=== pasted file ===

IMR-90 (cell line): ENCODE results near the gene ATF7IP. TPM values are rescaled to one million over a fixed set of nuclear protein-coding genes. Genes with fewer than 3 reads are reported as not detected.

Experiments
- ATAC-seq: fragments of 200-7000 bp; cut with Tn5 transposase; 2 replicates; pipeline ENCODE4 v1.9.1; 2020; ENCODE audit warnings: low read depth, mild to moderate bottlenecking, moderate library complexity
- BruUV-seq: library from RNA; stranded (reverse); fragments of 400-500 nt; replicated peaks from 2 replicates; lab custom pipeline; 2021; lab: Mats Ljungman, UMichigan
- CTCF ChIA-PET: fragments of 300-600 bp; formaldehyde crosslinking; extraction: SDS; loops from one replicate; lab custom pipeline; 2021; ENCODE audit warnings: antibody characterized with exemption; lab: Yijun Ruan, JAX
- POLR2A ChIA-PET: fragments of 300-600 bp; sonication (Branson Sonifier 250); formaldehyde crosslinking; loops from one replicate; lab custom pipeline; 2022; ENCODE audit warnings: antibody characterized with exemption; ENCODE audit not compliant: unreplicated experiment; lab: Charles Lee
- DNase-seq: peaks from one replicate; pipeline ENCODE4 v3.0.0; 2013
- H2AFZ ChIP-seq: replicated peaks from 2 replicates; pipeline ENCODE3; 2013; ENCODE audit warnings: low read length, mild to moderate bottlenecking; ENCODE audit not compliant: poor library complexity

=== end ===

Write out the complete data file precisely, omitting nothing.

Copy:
IMR-90 (cell line): ENCODE results near the gene ATF7IP. TPM values are rescaled to one million over a fixed set of nuclear protein-coding genes. Genes with fewer than 3 reads are reported as not detected.

Experiments
- ATAC-seq: fragments of 200-7000 bp; cut with Tn5 transposase; 2 replicates; pipeline ENCODE4 v1.9.1; 2020; ENCODE audit warnings: low read depth, mild to moderate bottlenecking, moderate library complexity
- BruUV-seq: library from RNA; stranded (reverse); fragments of 400-500 nt; replicated peaks from 2 replicates; lab custom pipeline; 2021; lab: Mats Ljungman, UMichigan
- CTCF ChIA-PET: fragments of 300-600 bp; formaldehyde crosslinking; extraction: SDS; loops from one replicate; lab custom pipeline; 2021; ENCODE audit warnings: antibody characterized with exemption; lab: Yijun Ruan, JAX
- POLR2A ChIA-PET: fragments of 300-600 bp; sonication (Branson Sonifier 250); formaldehyde crosslinking; loops from one replicate; lab custom pipeline; 2022; ENCODE audit warnings: antibody characterized with exemption; ENCODE audit not compliant: unreplicated experiment; lab: Charles Lee
- DNase-seq: peaks from one replicate; pipeline ENCODE4 v3.0.0; 2013
- H2AFZ ChIP-seq: replicated peaks from 2 replicates; pipeline ENCODE3; 2013; ENCODE audit warnings: low read length, mild to moderate bottlenecking; ENCODE audit not compliant: poor library complexity